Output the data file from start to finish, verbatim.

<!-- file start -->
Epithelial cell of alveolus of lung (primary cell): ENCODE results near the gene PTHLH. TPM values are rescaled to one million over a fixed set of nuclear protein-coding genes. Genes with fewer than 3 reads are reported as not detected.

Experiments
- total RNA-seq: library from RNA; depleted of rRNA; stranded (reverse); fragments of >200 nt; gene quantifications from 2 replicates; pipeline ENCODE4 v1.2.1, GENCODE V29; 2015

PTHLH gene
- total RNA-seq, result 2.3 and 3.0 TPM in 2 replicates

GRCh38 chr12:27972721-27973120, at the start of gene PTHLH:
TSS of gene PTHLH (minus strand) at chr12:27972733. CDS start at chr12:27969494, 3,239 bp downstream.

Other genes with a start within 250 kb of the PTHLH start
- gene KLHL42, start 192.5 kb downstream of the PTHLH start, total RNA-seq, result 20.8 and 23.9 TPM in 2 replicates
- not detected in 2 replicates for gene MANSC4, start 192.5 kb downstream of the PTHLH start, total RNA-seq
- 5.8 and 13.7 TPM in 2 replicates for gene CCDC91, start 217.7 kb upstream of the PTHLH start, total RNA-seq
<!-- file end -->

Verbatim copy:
Epithelial cell of alveolus of lung (primary cell): ENCODE results near the gene PTHLH. TPM values are rescaled to one million over a fixed set of nuclear protein-coding genes. Genes with fewer than 3 reads are reported as not detected.

Experiments
- total RNA-seq: library from RNA; depleted of rRNA; stranded (reverse); fragments of >200 nt; gene quantifications from 2 replicates; pipeline ENCODE4 v1.2.1, GENCODE V29; 2015

PTHLH gene
- total RNA-seq, result 2.3 and 3.0 TPM in 2 replicates

GRCh38 chr12:27972721-27973120, at the start of gene PTHLH:
TSS of gene PTHLH (minus strand) at chr12:27972733. CDS start at chr12:27969494, 3,239 bp downstream.

Other genes with a start within 250 kb of the PTHLH start
- gene KLHL42, start 192.5 kb downstream of the PTHLH start, total RNA-seq, result 20.8 and 23.9 TPM in 2 replicates
- not detected in 2 replicates for gene MANSC4, start 192.5 kb downstream of the PTHLH start, total RNA-seq
- 5.8 and 13.7 TPM in 2 replicates for gene CCDC91, start 217.7 kb upstream of the PTHLH start, total RNA-seq